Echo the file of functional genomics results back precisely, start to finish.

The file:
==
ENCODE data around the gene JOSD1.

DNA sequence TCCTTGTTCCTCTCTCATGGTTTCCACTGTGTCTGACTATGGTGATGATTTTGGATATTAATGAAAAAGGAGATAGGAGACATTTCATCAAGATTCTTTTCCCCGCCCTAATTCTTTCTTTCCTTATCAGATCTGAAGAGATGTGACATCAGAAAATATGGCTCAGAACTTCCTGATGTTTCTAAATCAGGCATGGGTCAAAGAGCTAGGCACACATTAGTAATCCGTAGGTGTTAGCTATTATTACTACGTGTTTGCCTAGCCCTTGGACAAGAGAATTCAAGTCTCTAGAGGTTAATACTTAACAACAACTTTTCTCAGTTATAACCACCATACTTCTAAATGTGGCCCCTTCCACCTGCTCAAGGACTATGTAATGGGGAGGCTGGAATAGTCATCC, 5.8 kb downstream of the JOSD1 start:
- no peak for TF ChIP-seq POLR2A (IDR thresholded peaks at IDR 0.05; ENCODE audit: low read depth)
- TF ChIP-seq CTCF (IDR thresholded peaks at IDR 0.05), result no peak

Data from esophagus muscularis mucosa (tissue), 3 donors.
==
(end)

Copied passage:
ENCODE data around the gene JOSD1.

DNA sequence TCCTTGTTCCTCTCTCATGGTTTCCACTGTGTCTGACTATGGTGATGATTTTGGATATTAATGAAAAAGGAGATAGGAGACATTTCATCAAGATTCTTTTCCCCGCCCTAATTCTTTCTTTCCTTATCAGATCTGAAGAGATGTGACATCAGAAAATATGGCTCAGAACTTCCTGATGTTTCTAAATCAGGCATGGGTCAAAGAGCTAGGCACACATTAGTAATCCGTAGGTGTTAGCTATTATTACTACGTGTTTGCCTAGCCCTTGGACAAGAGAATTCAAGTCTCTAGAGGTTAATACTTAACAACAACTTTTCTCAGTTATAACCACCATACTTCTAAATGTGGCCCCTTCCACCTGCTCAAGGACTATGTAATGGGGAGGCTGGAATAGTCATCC, 5.8 kb downstream of the JOSD1 start:
- no peak for TF ChIP-seq POLR2A (IDR thresholded peaks at IDR 0.05; ENCODE audit: low read depth)
- TF ChIP-seq CTCF (IDR thresholded peaks at IDR 0.05), result no peak

Data from esophagus muscularis mucosa (tissue), 3 donors.